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Table 1. Parameters used in simulations.

doi:10.1371/journal.pone.0006438.t001

Results

Theoretical prediction of endogenous signaling activation in non-patterned versus micro-patterning cell cultures

As an initial step to determine the effect of micro-patterning on cell cultures, the average number of complexes per cell (Cn) was calculated as a function of cell surface coverage under non-patterned and patterned conditions (Fig. 1). Cells were assumed to be flat disks with a radius of 5 µm and the cell culture area to be 0.3 cm2 (approximately the bottom of a well in a 96-well plate). Cell surface coverage was the ratio of the area occupied by cells to the total cell culture area. In the non-patterned case, cells were randomly given non-overlapping spatial co-ordinates until the appropriate cell surface coverage was attained. In the patterned case, cells were grouped into a square-packed arrangement keeping the cell surface coverage constant. Cn was then calculated for each cell in both spatial arrangements and visually represented using a heat map (Fig. 1A). The average Cn for each spatial arrangement was then calculated for cell surface coverages ranging from 0.1 (10% confluent) to 0.8 (80% confluent) (Fig. 1B). Interestingly, the random spatial configuration exhibited a linear increase in Cn with cell surface coverage while the micro-patterned arrangement had a logarithmic trend. This indicated that there is a window of opportunity for micro-patterning to affect Cn between 0.1 and 0.8 surface fractional coverage. The upper limit is intuitive as cultures upon reaching confluence effectively have the same local cell density as a patterned culture. Using a previously published model[29], a correlation between Cn and nuclear pStat3 accumulation was predicted (Fig. 1C). This plot was generated in order to validate the model using a metric that is easily measured experimentally, i.e. nuclear accumulation of pStat3 using quantitative immuncytochemistry. Lastly, the predicted nuclear accumulation of pStat3 as a function of cell surface coverage was obtained showing the same trends as Cn using the co-relation provided (Fig. 1D).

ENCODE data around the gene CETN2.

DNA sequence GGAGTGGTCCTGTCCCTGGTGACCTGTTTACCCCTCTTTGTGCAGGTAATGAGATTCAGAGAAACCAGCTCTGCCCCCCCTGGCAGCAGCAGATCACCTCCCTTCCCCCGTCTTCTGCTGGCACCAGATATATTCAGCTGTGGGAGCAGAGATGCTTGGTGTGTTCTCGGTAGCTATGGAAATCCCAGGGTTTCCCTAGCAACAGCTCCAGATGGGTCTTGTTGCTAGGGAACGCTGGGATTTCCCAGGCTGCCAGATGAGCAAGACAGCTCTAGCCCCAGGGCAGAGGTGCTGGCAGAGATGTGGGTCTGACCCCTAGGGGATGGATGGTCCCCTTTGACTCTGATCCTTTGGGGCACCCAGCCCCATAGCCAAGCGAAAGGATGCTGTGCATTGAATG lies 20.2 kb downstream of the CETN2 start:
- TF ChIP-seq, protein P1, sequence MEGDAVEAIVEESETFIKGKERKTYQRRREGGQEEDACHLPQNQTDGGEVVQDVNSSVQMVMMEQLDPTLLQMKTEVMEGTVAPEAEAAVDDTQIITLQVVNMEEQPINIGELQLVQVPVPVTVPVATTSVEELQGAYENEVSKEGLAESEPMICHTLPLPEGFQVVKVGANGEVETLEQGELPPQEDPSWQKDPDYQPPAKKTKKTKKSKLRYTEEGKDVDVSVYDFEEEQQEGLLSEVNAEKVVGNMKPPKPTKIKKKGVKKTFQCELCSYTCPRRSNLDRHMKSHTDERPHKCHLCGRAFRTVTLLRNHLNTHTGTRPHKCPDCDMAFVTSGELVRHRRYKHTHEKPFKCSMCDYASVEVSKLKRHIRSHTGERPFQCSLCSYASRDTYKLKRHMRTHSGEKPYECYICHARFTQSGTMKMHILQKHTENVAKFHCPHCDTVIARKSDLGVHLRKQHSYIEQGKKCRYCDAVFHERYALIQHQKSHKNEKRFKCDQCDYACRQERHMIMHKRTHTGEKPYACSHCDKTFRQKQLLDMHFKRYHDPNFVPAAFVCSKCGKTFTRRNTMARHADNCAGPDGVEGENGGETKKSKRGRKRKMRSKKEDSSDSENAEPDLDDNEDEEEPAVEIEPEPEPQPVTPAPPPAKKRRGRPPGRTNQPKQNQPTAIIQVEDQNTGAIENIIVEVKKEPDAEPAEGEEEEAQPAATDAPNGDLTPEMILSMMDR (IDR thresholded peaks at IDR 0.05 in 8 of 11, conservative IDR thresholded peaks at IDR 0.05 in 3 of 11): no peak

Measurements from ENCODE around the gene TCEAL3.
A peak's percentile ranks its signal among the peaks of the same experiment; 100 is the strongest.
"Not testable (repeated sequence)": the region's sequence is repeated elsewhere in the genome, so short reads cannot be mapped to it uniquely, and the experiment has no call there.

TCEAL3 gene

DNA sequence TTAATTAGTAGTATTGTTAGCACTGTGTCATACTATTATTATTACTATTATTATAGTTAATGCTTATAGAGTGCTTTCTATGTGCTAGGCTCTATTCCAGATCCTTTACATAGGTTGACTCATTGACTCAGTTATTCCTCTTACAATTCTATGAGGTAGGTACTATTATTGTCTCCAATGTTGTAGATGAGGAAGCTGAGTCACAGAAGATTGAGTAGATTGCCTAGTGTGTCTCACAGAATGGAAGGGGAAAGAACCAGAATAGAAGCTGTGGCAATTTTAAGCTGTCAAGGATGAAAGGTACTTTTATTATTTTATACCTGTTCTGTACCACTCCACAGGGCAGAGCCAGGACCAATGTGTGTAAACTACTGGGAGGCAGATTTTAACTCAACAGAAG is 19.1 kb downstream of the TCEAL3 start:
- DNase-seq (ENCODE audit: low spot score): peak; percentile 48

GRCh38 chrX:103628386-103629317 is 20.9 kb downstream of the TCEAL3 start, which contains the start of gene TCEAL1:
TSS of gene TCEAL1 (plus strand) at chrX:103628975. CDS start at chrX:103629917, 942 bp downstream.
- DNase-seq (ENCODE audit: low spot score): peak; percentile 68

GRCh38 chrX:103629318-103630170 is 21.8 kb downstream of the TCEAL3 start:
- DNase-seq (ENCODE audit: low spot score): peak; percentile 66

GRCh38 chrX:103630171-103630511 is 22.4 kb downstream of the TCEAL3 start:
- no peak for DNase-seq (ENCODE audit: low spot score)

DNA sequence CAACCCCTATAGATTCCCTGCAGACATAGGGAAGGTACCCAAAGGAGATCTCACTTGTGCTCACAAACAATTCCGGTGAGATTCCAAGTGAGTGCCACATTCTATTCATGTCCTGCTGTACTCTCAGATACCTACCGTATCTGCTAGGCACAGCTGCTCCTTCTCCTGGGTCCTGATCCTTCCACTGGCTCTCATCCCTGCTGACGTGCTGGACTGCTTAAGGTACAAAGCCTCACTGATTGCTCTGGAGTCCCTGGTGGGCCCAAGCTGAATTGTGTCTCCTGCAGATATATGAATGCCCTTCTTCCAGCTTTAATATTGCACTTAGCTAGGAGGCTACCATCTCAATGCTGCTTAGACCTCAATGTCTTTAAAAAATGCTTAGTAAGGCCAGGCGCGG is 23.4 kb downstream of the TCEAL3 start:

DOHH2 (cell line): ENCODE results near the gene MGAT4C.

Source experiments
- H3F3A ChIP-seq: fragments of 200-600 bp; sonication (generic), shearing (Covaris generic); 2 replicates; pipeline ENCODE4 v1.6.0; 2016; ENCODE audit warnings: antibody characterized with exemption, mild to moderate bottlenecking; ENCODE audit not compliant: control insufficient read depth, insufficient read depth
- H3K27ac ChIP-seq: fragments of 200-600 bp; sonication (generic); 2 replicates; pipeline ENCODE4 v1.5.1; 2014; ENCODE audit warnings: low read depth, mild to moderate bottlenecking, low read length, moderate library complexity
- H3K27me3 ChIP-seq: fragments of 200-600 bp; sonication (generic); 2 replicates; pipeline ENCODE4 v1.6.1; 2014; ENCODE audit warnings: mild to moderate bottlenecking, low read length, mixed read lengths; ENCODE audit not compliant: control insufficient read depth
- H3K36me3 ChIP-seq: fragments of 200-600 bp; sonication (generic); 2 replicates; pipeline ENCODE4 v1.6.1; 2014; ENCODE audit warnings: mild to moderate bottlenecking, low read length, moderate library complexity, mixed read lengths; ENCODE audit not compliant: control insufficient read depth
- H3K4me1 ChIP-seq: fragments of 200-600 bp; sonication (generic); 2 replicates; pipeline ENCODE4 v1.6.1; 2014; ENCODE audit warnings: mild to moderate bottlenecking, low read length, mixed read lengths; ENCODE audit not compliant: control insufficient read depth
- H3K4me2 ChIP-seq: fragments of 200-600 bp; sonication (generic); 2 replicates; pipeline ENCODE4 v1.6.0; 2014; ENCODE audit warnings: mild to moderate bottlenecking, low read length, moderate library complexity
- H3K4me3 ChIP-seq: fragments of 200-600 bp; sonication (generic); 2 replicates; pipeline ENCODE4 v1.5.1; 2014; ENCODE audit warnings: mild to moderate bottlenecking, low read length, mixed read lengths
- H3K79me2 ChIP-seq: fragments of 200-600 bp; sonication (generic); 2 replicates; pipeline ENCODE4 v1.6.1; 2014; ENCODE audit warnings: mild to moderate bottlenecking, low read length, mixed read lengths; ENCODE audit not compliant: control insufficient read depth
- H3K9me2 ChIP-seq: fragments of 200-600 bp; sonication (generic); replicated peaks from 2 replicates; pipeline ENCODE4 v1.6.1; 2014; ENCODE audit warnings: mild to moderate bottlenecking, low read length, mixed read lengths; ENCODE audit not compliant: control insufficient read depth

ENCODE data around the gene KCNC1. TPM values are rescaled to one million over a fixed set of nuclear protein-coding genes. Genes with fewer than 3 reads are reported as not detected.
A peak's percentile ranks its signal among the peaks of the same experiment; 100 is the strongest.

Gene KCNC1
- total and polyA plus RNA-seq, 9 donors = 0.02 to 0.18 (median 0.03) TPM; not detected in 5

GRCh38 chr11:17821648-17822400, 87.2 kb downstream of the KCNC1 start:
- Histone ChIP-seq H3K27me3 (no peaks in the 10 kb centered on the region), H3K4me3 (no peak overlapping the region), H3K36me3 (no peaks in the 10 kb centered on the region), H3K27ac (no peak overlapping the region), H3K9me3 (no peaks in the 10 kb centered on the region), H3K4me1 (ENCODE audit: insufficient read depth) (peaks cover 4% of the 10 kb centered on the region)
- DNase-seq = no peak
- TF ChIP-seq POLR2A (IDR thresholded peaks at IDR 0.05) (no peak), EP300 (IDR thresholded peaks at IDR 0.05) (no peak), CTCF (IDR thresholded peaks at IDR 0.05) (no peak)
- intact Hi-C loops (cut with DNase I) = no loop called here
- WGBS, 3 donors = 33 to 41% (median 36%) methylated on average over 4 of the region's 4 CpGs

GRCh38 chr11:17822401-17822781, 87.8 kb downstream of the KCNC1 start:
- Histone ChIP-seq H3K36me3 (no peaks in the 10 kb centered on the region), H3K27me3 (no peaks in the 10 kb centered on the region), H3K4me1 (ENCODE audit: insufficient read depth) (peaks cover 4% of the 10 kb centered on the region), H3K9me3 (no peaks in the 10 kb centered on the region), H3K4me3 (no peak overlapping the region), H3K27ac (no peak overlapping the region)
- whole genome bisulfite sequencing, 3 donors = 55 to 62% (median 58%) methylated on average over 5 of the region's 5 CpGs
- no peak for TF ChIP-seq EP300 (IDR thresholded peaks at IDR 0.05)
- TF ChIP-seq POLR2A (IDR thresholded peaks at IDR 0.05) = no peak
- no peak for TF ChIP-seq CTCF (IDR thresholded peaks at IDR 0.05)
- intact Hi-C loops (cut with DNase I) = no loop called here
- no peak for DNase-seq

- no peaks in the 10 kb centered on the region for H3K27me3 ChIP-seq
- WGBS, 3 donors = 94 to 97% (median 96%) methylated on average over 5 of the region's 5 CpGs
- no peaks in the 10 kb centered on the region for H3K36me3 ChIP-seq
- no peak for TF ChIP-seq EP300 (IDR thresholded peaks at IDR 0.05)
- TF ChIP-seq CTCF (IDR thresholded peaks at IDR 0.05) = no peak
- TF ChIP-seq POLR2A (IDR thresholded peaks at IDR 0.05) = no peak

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Figure 1. Theoretical prediction of how endogenous signaling activation increases upon micro-patterning cell cultures.

A) Visual heat maps indicating the intensity and distribution of the number of bound ligand-receptor complexes (Cn) as a function of cell surface coverage. Cell surface coverage is defined as the ratio between the area occupied by cells and the total cell culture area. As cell density or surface coverage increases, the average Cn increases. B) Quantification of the average Cn per cell as a function of cell surface coverage comparing the patterned and non-patterned cases. There is a window of opportunity between 0.1 and 0.8 cell surface coverage in which patterning will increase the average Cn per cell in a colony. C) Co-relation between Cn and the levels of nuclear pStat3 in a single cell as predicted by a previously published model[29]. D) Quantification of the predicted nuclear pStat3 accumulation in cells as a function of cell surface coverage.

doi:10.1371/journal.pone.0006438.g001

Heterogeneity in endogenous Jak-Stat activation in mESC cultures can be predicted in silico

To demonstrate the ability of the mathematical model to predict endogenous activation of Stat3, mESCs were seeded at densities ranging from 10,000–40,000 cells per well in a 96-well plate and cultured for 24 hrs. Cells were cultured in serum-free media containing LIF, no LIF, and 600 nM Jak inhibitor (JakI) to inhibit the pathway. The cells spontaneously produced colonies with an average size that depended upon the initial seeding density (Fig. 2A). The average single-cell pStat3 activation was calculated for each treatment and seeding density (Fig. 2B). Statistical significance (p<0.05) was found between treatment conditions for a given cell seeding density. However, no significance was found (p>0.4) between cell seeding densities for a given treatment. As a quantitative metric of the microenvironment, the local cell density, defined as the number of neighbours cells within a 400 µm was calculated using a previously developed algorithm, Neighbours Analysis (Supplementary Fig. S2). By using this algorithm, heat maps (Fig. 2C) and histograms (Fig. 2D) were generated to analyze the variance in local cell density in each well. Mean localized cell density increased with higher seeding densities as expected. However, the histograms also indicate that increasing seeding density leads to a broader distribution of localized cell densities across the well. Such an observation suggests that one can attempt to increase paracrine signaling by simply seeding more cells into the well, however, such an action will simultaneously increase the heterogeneity within the well by creating multiple local microenvironments consisting of a differing number of cells.